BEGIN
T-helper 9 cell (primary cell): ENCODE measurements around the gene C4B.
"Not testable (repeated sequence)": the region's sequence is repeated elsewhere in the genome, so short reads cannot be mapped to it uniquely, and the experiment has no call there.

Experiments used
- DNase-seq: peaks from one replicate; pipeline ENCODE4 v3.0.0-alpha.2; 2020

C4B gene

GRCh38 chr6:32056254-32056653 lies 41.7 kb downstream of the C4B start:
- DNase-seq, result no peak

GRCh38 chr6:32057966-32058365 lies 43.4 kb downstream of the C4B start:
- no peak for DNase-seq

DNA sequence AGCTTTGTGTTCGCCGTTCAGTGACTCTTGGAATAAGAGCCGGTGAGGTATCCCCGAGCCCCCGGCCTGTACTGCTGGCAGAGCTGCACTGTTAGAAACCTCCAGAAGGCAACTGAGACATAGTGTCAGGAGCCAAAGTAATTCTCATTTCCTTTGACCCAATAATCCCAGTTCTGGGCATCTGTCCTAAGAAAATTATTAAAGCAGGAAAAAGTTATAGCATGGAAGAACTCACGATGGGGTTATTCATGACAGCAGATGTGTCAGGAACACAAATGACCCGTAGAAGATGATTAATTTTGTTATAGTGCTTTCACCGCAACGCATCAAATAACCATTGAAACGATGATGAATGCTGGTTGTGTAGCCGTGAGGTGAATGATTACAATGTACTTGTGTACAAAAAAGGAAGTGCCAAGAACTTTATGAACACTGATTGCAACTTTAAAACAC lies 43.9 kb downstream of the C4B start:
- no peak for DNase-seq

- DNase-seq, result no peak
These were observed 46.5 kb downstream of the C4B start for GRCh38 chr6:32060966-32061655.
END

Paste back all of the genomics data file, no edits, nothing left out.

T-helper 9 cell (primary cell): ENCODE measurements around the gene C4B.
"Not testable (repeated sequence)": the region's sequence is repeated elsewhere in the genome, so short reads cannot be mapped to it uniquely, and the experiment has no call there.

Experiments used
- DNase-seq: peaks from one replicate; pipeline ENCODE4 v3.0.0-alpha.2; 2020

C4B gene

GRCh38 chr6:32056254-32056653 lies 41.7 kb downstream of the C4B start:
- DNase-seq, result no peak

GRCh38 chr6:32057966-32058365 lies 43.4 kb downstream of the C4B start:
- no peak for DNase-seq

DNA sequence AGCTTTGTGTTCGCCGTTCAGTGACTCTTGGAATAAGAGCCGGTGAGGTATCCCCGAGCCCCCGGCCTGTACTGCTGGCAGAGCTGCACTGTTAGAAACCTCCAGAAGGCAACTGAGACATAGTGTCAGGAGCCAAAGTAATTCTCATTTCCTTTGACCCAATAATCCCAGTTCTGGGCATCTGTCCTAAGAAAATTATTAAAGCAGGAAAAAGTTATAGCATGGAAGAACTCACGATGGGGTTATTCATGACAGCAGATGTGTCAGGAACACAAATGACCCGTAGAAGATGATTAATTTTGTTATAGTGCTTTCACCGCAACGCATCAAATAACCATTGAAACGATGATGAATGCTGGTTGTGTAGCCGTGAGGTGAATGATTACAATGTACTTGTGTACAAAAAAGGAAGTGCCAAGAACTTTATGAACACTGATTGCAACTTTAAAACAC lies 43.9 kb downstream of the C4B start:
- no peak for DNase-seq

- DNase-seq, result no peak
These were observed 46.5 kb downstream of the C4B start for GRCh38 chr6:32060966-32061655.